This chapter considers the often difficult diagnosis of neurosarcoidosis, its prevalence, pathology, differential diagnosis, treatment and prognosis. Although advances in imaging techniques have alerted clinicians to this potential diagnosis more frequently than in the past, there is still no definitive non-invasive investigation to provide certain confirmation of clinical suspicion. The diagnosis is one which should always be treated with a healthy degree of scepticism, as even typical granulomas may have alternative causes.
Prevalence rates for intrathoracic sarcoidosis vary from greater than 50 per 100000, for example in African– Americans and Irish, to under 10 per 100000 (James & Hosoda, 1994). Much higher prevalence rates were obtained when consecutive postmortems were performed on approximately 60% of all deaths in an area of Sweden, when evidence of sarcoidosis was found in 43 individuals, only three of whom were known to have sarcoidosis during life, yielding a prevalence of 641 per 100000 (Hagerstrand & Linel, 1964). The clinical significance of these findings is uncertain, but they suggest that the pathological process is far commoner than we recognize, although this may be limited to subclinical disease in most cases. Intermediate estimates for the prevalence of systemic sarcoidosis of 10–20 per 100000 are likely for caucasians in London and New York.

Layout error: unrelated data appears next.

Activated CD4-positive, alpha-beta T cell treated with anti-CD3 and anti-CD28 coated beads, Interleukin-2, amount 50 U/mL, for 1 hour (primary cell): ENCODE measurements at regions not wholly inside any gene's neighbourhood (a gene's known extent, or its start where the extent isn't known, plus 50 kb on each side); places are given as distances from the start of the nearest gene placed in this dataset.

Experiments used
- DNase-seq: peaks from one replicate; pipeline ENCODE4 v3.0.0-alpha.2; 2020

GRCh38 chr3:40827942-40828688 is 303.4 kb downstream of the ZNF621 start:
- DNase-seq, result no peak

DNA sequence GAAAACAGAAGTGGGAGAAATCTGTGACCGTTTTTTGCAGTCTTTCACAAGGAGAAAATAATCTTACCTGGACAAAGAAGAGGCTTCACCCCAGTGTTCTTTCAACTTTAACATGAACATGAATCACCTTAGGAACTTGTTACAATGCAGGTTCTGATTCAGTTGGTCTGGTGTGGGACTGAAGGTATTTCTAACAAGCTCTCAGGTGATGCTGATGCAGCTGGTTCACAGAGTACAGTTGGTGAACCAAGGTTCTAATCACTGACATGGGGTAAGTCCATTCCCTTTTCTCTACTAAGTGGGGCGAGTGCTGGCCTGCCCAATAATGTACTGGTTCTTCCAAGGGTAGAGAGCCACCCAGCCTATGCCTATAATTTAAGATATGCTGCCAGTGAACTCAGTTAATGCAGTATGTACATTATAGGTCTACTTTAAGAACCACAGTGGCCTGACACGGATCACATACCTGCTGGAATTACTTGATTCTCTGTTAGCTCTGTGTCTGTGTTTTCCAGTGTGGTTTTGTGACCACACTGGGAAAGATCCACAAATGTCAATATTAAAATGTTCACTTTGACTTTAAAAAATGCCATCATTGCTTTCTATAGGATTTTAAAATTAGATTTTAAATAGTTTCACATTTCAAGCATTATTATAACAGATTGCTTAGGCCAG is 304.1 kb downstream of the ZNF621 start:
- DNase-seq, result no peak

Previous data from large series of patients with sarcoidosis have estimated that approximately 5% of such patients will have clinical involvement of the nervous system (Maycock et al., 1963; Stilzbach et al., 1974; Delaney, 1977; Stern et al., 1985), although postmortem studies suggest that antemortem diagnosis is only made in 50% with nervous system involvement (Iwai et al., 1993). Conservatively, we can therefore estimate that about 5 to 10 patients per million population will have clinical neurosarcoidosis, although this figure will vary according to local prevalence rates.
Clinical aspects of neurosarcoidosis
As with any rare disease, information concerning natural history, prognosis and treatment strategies is seldom based on large prospective cohort analysis, let alone on randomized trials.
Because nervous system sarcoidosis is relatively rare, few large series exist in the literature; the largest has been a British series of 68 patients (Zajicek et al., 1999).